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What Voting and Estate Administration Have in Common

It appears that voting habits are just that habits according to Perri Klass, M.D. in a 2016 New York Times article.  The fact that family norms impacts the conduct of the children in a family hardly needs citation. The article does point to research with provides that if you vote in your first three elections, you are likely to continue voting.  

There is a certain inertia that is created when you approach a novel situation.  Perhaps that is why there’s truth in the old adage, “You never get a second chance to make a first impression.”  When faced with a new situation, you establish the routines and expectations going forward.

The same hold true when appointed as either a trustee or an executor.  The way you first handle those responsibilities paves the way for what the family should expect.  Each person should consider the consequences of their loss because, the process of family members picking the pieces after the death of a loved one is normally something new for the family members.  The courts are filled with cases, and we see them in our practice, where family members lose all trust for one another after the death of the head of the family.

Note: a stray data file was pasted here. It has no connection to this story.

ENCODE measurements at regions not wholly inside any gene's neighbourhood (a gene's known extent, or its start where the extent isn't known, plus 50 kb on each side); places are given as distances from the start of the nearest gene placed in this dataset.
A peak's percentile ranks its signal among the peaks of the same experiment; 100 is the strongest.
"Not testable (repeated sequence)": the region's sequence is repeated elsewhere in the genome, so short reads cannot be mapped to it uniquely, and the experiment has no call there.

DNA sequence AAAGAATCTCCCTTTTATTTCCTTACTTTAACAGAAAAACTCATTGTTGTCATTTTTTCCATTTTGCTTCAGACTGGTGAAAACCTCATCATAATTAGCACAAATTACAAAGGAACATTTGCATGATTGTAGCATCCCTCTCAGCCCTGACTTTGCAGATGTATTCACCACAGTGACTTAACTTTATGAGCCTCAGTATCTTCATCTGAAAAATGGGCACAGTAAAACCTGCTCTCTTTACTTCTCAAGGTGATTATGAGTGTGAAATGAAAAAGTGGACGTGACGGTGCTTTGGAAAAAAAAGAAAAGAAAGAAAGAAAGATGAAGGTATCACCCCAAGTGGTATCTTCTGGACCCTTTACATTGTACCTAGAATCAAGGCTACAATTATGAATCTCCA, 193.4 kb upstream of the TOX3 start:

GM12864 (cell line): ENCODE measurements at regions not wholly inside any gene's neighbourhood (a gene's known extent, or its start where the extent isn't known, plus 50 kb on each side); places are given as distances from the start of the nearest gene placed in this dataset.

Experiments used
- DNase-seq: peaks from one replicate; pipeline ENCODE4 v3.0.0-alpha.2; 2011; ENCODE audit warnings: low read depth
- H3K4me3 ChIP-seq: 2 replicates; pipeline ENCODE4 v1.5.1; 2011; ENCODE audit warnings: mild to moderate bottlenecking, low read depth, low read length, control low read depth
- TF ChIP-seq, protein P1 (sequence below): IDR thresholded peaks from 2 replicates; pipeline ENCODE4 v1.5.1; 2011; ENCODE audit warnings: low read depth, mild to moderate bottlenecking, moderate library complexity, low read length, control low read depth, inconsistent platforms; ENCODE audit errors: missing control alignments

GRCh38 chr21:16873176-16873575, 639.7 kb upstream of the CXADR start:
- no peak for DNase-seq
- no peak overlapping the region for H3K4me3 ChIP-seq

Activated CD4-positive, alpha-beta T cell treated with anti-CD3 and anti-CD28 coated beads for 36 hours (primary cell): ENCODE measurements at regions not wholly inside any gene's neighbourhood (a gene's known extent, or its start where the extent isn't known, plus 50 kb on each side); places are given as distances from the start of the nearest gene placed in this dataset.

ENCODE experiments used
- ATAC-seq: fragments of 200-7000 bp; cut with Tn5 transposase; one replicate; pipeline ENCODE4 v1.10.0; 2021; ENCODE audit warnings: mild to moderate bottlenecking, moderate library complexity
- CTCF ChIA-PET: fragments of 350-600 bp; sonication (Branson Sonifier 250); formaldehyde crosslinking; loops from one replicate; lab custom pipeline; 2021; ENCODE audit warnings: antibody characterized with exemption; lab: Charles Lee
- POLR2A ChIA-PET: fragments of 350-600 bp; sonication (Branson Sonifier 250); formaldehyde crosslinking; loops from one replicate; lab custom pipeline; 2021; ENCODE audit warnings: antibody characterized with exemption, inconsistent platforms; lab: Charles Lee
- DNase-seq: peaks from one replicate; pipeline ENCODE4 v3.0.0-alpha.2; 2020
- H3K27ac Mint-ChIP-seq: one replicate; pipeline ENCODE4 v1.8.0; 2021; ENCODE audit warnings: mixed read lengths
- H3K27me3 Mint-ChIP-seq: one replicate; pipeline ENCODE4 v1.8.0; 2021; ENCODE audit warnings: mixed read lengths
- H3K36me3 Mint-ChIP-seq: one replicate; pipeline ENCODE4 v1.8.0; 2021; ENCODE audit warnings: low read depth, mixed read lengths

The sad truth is, this family disharmony could have been avoided by organizing your affairs in advance.  You can set expectations and leave a road map for the family to follow. It is this reason that estate planning is not solely about taxes, administration, and asset protection. When done correctly, the family unit is preserved.

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